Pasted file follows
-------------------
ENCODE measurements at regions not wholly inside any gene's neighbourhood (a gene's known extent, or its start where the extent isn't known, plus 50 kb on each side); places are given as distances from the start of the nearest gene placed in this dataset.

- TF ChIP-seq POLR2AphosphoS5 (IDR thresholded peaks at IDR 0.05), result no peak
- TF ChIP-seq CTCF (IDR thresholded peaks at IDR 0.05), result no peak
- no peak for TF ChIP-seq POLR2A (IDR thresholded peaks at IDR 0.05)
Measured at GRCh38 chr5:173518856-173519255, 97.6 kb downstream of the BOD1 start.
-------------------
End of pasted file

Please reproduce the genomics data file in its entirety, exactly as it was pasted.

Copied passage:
ENCODE measurements at regions not wholly inside any gene's neighbourhood (a gene's known extent, or its start where the extent isn't known, plus 50 kb on each side); places are given as distances from the start of the nearest gene placed in this dataset.

- TF ChIP-seq POLR2AphosphoS5 (IDR thresholded peaks at IDR 0.05), result no peak
- TF ChIP-seq CTCF (IDR thresholded peaks at IDR 0.05), result no peak
- no peak for TF ChIP-seq POLR2A (IDR thresholded peaks at IDR 0.05)
Measured at GRCh38 chr5:173518856-173519255, 97.6 kb downstream of the BOD1 start.